This past June, BHL-Staff visited Cape Town, South Africa for a series of meetings aimed at developing a BHL for sub-Saharan Africa. The meeting brought together 20 African participants from six countries with a variety of backgrounds including Librarians, Researchers, and Information Technologists. One such individual was Margaret Koopman, a librarian at an ornithological institute in South Africa. Margaret uses BHL regularly to help her fulfill the needs of her patrons, and she graciously agreed to be interviewed about that usage for our blog.
What is your title, institutional affiliation (or alternative place of employment), and area of interest?
I am a librarian at the Niven Library of the Percy FitzPatrick Institute of African Ornithology. My areas of interest include ornithology, biodiversity conservation and environmental history.
How long have you been in your field of study?
I have been a qualified librarian since 1983, working almost entirely in Life Sciences libraries. My particular field of study is environmental history in which I have an MSc.
When did you first discover BHL?
In April 2009 I linked BHL to my online catalogue. In June 2009 I was trying to track down a copy of A Monograph of the Hirundinidae by R.B. Sharpe & C.W. Wyatt for information on population crashes of swallows in southern Africa because of extreme weather events. I found the book in BHL and went on to write up a small piece from this publication about a population crash which took place in 1891 in Maputo, Mozambique for the Cape Bird Club Newsletter, Promerops. The URL for BHL was included to enable readers of the article to find the BHL treasures for themselves.
What is your opinion of BHL and how has it impacted your research?
Although the Niven Library has an exceptional collection of material on African ornithology, it is not comprehensive. BHL has been a great help in linking African ornithological research to early material published in European and British publications. I am now able to point other researchers to what is available at BHL instead of providing pdfs myself.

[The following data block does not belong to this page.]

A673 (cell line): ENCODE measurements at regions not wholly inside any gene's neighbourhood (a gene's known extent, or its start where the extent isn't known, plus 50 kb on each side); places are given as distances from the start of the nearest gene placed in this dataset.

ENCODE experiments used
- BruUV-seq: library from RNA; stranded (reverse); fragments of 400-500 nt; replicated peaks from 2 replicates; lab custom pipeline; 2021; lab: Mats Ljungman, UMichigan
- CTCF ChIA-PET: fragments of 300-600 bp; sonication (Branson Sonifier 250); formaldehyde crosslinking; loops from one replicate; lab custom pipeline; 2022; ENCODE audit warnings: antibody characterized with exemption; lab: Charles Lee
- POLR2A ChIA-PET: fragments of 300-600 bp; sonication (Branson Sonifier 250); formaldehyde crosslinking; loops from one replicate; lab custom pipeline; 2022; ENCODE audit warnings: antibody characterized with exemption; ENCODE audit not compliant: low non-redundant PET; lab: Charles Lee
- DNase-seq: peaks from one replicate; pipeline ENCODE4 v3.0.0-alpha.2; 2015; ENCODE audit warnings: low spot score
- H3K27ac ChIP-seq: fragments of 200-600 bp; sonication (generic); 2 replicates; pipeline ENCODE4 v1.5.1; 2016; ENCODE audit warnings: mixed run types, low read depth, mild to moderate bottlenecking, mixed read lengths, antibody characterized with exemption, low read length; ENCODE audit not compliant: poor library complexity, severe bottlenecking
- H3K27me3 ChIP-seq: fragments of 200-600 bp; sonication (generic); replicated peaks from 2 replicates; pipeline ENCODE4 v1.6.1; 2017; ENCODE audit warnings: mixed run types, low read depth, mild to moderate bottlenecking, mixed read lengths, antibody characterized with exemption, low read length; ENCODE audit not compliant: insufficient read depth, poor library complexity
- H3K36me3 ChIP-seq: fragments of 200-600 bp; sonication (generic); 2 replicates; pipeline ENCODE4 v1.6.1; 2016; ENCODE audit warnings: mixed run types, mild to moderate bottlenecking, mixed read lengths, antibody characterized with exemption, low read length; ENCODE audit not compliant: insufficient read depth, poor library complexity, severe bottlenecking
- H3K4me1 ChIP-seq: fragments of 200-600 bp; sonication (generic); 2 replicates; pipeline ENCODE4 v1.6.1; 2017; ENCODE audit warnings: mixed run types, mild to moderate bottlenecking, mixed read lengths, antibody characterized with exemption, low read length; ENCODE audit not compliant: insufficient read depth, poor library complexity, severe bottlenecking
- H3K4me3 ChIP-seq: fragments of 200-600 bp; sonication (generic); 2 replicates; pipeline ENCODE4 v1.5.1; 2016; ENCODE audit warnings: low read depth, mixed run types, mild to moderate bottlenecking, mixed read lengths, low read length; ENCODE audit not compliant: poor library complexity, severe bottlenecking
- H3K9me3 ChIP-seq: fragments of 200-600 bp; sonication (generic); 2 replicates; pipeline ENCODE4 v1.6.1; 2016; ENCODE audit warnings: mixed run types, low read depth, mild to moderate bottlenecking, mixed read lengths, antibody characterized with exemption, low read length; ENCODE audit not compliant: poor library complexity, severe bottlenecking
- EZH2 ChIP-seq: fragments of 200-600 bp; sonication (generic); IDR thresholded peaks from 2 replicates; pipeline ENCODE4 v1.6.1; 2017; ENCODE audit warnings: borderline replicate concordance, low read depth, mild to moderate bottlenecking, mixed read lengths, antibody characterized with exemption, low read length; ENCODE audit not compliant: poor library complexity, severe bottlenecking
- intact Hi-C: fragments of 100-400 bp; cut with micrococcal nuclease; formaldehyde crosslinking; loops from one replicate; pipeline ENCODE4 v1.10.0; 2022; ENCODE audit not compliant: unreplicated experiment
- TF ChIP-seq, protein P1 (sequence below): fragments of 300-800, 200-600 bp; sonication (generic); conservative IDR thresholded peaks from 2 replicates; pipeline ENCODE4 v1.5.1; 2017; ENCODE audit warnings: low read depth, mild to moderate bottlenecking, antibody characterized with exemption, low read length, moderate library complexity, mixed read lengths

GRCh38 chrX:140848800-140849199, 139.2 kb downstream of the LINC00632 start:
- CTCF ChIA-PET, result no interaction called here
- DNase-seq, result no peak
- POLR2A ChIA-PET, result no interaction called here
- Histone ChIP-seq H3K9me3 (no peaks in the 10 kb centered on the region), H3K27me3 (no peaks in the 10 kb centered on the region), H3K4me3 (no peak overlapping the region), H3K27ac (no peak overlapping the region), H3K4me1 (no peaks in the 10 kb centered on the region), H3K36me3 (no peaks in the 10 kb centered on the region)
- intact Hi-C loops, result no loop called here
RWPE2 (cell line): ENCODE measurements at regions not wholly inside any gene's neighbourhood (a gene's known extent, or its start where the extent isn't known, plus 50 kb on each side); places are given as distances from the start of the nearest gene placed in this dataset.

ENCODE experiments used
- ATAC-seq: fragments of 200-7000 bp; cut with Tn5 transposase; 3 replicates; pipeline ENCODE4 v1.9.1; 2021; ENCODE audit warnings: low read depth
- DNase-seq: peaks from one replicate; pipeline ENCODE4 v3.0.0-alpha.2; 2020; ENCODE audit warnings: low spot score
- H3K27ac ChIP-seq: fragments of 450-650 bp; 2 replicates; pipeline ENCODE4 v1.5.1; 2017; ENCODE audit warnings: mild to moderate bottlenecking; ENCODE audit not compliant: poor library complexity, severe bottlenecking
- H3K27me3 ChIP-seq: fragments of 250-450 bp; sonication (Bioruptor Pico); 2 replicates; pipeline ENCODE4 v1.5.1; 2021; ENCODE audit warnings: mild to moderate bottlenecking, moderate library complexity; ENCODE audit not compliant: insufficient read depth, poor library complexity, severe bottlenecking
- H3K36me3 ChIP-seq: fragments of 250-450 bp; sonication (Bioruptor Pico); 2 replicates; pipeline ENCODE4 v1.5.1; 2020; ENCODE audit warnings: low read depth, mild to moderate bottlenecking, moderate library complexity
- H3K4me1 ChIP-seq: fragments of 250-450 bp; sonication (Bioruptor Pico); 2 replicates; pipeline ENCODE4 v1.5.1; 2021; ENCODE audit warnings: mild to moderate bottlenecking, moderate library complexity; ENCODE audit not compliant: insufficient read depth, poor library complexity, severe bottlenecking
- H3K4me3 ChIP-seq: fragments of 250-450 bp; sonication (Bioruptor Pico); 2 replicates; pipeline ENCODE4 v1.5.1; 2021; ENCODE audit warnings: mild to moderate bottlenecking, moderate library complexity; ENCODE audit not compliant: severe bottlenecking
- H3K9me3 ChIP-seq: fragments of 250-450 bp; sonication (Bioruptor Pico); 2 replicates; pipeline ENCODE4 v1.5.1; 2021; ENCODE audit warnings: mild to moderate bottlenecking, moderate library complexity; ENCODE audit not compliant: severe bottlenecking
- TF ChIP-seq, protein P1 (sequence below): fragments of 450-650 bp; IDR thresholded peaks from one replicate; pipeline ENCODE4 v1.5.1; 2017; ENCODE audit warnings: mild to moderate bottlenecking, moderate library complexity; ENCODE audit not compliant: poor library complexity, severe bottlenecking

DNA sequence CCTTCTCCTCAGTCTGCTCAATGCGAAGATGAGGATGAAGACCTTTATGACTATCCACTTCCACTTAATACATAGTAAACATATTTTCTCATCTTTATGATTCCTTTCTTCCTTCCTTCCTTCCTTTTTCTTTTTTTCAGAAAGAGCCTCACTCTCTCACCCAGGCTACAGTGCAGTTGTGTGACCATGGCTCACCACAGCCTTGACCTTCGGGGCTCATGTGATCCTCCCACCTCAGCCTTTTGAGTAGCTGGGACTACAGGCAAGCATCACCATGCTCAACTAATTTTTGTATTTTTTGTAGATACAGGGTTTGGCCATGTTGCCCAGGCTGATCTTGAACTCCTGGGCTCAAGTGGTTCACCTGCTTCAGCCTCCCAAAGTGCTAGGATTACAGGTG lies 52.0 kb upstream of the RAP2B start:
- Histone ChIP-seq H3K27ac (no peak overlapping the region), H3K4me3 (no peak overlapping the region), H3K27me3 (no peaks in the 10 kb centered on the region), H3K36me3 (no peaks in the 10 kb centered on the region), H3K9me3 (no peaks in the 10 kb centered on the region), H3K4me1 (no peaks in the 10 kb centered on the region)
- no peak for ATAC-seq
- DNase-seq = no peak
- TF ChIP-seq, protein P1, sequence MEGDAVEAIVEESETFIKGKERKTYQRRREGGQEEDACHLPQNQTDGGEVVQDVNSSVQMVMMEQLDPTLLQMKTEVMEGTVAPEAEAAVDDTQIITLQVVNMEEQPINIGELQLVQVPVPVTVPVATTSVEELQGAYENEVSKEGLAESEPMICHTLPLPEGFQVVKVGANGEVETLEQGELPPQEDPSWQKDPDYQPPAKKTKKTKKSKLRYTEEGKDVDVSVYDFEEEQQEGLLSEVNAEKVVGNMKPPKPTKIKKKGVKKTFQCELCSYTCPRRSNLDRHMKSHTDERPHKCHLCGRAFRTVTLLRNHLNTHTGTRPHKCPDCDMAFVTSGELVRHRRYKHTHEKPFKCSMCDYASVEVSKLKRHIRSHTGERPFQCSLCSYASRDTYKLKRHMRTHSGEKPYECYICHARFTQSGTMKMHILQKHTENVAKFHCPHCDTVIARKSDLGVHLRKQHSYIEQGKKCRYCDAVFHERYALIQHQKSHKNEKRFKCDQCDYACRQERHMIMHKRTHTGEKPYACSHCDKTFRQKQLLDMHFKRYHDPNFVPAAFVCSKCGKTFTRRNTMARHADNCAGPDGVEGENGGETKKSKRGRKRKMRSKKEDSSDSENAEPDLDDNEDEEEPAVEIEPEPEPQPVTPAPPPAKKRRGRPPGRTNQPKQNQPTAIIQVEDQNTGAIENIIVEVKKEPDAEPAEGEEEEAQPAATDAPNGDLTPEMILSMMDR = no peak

How often do you use BHL?
This depends on the demand of my library users, probably on average once a week.
How do you usually use BHL (read the titles online/download whole PDFs/Select Pages to Download for a custom PDF/Download High Resolution Images/Generate Taxonomic Bibliographies/etc.)
I generally download whole PDFs, select pages to download, or identify a PDF and forward the URL to a user.
What are your favorite features/services on BHL?
I find the BHL web presence attractive and inviting. As my use is focused I appreciate the ease with which I can establish whether a publication is available or not and the speed with which I can download material.
If you could change one thing about BHL, what would it be, or what developmental aspect would you like the BHL team to focus on next?
I know that my user community would appreciate single article access.
If you had to choose one title/item in BHL that has most impacted your research, or one item that you prefer above any other in BHL, what would it be and why?
Anything to do with African ornithology! Providing information in this field is my mission and BHL has enabled me to do this much more easily and comprehensively.